By the early 1930s, the landfill process was nearly complete and, following the establishment of the Chicago Park District in 1934, attention soon turned to the construction of new park facilities made possible by funding from the Works Progress Administration (WPA). Under Chicago Park District architect Emanuel Valentine Buchsbaum, plans were prepared for the 55th Street Promontory Pavilion. Designed in an eclectic French Revival style, the building is faced with Lannon stone and features a prominent tower with a conical roof. The Pavilion’s construction occurred simultaneously with the final grading and planning of Promontory Point itself and, to carry out this considerable task, the Chicago Park District selected Alfred Caldwell, one of their junior staff members.
Underappreciated for decades, Caldwell today is acknowledged as one of the greatest Prairie School landscape designers of all time. His distinguished work still exists outside of Promontory Point, most notably at Lincoln Park’s Alfred Caldwell Lily Pool which is today a Chicago Landmark, a National Historic Landmark, and has been entered into the National Register of Historic Places. Caldwell also worked closely with famed landscape architect Jens Jensen for years before coming on as a Chicago Park District employee after facing financial difficulties in the wake of the Great Depression.
The Point’s pavilion had already been designed by the time Caldwell was brought on, so it bears none of his Prairie School signature, in contrast to the heavily Prairie School landscape he would soon bring to The Point’s untouched terrain. The Point’s main meadow was adorned with native shrubs and foliage while gaps were laid out that allowed vistas of the water’s expanse, connecting the beauty of Lake Michigan with the man-made engineering of Promontory Point. Curved walkways around The Point’s perimeter led park visitors along its outer edge, granting them views of additional native plants and access to the limestone revetments leading down to the water.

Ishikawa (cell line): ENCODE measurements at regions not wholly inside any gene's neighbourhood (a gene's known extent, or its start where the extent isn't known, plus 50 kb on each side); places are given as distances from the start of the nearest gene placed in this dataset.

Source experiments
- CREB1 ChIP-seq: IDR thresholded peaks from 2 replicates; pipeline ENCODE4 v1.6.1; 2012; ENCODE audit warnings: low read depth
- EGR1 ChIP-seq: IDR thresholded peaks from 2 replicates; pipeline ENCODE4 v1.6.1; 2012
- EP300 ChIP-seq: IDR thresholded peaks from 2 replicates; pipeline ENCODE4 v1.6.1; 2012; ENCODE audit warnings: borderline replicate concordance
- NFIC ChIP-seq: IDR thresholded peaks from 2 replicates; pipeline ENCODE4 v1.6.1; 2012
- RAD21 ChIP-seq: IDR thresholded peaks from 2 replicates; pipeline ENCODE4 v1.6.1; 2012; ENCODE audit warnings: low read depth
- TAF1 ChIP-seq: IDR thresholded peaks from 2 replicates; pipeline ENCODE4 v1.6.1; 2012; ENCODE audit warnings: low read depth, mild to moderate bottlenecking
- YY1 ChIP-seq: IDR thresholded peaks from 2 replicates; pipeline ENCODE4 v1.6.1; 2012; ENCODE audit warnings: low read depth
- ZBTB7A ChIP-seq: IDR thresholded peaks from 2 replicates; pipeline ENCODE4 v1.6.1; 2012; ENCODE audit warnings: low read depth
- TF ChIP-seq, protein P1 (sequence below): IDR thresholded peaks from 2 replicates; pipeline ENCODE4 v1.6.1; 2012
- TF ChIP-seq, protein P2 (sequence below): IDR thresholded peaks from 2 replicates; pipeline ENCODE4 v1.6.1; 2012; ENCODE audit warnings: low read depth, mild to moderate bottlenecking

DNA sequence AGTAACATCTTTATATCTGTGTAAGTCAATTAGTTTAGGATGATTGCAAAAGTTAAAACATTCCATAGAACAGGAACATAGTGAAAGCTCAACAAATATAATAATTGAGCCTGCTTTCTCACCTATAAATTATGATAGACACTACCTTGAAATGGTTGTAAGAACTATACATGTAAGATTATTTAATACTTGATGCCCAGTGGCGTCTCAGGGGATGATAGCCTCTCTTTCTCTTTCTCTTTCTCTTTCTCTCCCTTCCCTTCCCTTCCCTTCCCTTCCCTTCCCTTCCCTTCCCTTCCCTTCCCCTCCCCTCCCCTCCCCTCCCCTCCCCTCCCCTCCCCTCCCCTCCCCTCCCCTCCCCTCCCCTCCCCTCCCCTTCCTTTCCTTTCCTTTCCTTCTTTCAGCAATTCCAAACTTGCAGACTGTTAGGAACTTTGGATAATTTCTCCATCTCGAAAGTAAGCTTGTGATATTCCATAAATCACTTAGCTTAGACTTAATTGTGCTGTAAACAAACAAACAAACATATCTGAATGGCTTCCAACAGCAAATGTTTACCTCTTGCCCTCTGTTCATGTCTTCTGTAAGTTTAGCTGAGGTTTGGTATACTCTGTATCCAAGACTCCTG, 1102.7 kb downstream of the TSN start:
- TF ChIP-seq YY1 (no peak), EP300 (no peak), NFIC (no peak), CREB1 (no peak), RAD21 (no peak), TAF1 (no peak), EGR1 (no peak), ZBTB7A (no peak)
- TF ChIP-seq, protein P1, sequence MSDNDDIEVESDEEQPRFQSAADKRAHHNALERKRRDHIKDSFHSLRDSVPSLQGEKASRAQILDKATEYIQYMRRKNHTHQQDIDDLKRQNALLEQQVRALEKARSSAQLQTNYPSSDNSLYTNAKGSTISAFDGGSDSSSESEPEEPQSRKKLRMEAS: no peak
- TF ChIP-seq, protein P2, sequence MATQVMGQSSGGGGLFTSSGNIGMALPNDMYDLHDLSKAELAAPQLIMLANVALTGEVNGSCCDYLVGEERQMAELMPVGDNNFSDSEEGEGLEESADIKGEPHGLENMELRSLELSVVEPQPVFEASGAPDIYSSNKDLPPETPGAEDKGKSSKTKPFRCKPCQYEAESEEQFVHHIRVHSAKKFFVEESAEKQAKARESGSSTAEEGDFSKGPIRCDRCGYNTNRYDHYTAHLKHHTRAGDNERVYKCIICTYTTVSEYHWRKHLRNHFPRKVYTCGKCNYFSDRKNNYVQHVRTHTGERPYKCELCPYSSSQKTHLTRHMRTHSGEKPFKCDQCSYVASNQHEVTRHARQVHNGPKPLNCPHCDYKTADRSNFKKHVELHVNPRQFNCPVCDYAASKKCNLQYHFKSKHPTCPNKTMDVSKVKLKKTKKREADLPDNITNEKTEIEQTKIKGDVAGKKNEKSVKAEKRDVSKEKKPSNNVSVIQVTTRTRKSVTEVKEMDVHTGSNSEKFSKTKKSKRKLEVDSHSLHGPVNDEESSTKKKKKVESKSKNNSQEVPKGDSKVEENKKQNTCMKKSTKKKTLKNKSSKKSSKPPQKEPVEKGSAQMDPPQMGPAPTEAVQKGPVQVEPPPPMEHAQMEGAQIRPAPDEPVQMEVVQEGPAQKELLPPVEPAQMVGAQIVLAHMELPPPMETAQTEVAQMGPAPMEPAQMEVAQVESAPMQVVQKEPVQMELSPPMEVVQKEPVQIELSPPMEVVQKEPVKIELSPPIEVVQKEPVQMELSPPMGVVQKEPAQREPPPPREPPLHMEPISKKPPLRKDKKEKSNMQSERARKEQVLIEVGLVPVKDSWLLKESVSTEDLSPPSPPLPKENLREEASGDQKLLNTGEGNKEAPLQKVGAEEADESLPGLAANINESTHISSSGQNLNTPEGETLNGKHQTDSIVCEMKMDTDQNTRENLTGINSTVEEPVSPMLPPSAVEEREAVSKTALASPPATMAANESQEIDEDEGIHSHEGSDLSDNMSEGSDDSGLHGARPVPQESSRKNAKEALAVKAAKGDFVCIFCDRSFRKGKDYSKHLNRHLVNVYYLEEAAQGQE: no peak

Even before its completion, Promontory Point was an immediate success. Much as it is today, The Point quickly became a popular gathering spot for Chicagoans. The YWCA, YMCA, and University of Chicago student organizations, among many others, found a home at Promontory Point, drawn there by comfortable recreational space. By 1948, the park had officially earned the name Promontory Point, although the name’s origin has never been entirely confirmed. The Point continued to be an important site in Chicago for decades to come; in particular, the park played a prominent role during the Cold War when Nike Missile radar towers were erected along the park’s southern shore in 1953. After years of protest, the facilities were demolished in 1971.
In the 1980s, fear of damage to Lake Shore Drive from then-rising lake levels prompted the City to begin replacing the limestone revetments with massive concrete and steel structures everywhere along the Chicago lakefront, except Promontory Point. When the City’s attention turned to Promontory Point in the early 2000s, the community, with the help of then-Senator Barack Obama, resisted the demolition so that, in 2006, the City’s concrete project was stalled. Still, plans persist from the City and the Chicago Park District to remove these revetments once and for all. Today, the historic revetment at Promontory Point is all that is left of a once-eight mile long stretch of beautiful limestone transitions between nature and the city.